When a loved one is diagnosed with Alzheimer’s or another dementia, a person’s world is turned upside down. Spouses and children may be suddenly launched into a full-time job caring for a dementia patient, and it can be difficult to juggle both caregiving and daily living. For caregivers, it can feel alienating and emotionally exhausting.
There is no instruction manual on how to be a caregiver. Everyone has their own unique story and situation.However, it can be beneficial to learn how other people are coping with the demands of being a caregiver. That is why caregiver support groups are excellent tools for both experienced and new caregivers.
One of the most frequent questions new caregivers asks is: “Is this normal?” In a support group, they may find that the answer is “yes.” Caregivers learn to accept a new “normal.” Support groups are a great place to ask for advice and resources without any fear of judgment. They also can act as a positive outlet for caregivers to express their frustrations and fears, and find much needed social interaction.
Along with providing quality care to our participants, Alzheimer’s Family Center cares for caregivers as well. The center offers a plethora of resources from counseling and community workshops, to referrals to resources in the community. One especially useful service we offer is support groups.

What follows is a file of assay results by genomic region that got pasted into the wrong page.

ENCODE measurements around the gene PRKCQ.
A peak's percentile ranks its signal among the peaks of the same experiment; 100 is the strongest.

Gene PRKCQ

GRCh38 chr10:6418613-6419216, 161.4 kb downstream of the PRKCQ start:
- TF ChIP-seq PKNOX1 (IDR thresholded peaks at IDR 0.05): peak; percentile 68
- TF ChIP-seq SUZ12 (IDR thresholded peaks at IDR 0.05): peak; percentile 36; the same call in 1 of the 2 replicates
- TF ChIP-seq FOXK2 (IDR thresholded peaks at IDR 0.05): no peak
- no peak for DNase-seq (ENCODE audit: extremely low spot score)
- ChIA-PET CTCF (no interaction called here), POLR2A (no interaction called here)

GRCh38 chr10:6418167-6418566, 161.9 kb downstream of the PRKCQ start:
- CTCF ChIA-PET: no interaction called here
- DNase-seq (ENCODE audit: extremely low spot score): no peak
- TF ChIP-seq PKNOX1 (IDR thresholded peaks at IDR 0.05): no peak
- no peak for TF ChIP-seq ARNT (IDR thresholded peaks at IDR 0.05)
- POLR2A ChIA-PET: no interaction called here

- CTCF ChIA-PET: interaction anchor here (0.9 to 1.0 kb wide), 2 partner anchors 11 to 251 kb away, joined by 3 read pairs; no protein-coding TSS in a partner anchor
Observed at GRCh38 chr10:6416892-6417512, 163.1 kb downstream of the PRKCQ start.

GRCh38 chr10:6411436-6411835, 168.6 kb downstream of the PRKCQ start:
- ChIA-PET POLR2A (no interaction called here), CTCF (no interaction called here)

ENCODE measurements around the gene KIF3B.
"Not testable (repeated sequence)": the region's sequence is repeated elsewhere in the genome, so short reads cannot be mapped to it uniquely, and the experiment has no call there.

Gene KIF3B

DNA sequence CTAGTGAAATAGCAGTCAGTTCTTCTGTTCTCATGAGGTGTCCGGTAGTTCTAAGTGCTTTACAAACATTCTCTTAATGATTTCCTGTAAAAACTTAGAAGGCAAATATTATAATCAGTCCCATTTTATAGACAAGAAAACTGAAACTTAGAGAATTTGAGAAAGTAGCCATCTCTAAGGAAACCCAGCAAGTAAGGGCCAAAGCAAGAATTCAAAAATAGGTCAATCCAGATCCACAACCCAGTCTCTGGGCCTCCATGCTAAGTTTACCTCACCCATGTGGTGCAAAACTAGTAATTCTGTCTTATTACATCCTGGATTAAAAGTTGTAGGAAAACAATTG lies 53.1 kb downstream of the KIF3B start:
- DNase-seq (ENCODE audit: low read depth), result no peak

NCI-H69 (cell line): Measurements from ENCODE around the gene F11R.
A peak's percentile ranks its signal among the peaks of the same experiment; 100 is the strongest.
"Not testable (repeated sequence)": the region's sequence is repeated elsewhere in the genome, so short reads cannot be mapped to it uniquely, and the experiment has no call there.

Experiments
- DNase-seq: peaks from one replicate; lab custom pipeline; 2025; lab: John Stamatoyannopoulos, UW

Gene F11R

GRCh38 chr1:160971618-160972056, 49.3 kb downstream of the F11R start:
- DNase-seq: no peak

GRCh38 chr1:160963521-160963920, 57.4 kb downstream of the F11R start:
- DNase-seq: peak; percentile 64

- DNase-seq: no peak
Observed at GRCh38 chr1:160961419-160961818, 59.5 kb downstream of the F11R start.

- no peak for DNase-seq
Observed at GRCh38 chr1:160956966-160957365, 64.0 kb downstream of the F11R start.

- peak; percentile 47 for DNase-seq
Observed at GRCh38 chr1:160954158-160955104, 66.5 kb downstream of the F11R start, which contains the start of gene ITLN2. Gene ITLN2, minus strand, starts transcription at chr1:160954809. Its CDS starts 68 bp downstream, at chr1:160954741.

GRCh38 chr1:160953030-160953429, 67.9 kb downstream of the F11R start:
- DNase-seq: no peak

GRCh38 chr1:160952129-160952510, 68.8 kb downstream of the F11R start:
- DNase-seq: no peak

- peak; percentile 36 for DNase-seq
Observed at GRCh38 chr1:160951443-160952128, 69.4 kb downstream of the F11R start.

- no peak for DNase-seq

Led by social worker Brenda Ramirez, the group meets twice a month from 6:00 pm to 7:30 pm. The sessions give caregivers the opportunity to build their knowledge of the disease and skills from medical professionals and their peers. It also gives them a chance to talk about what issues they may have. Sometimes people find themselves losing patience with their loved ones or trying too hard to be the perfect caregiver. Ramirez aims to make AFC support groups a safe place to help normalize those feelings.
If you are interested in learning more about our support groups, please contact AFC at (714) 593-9630.
This post was written in collaboration with Brenda Ramirez M.S.W., one of our wonderful social workers at Alzheimer’s Family Center.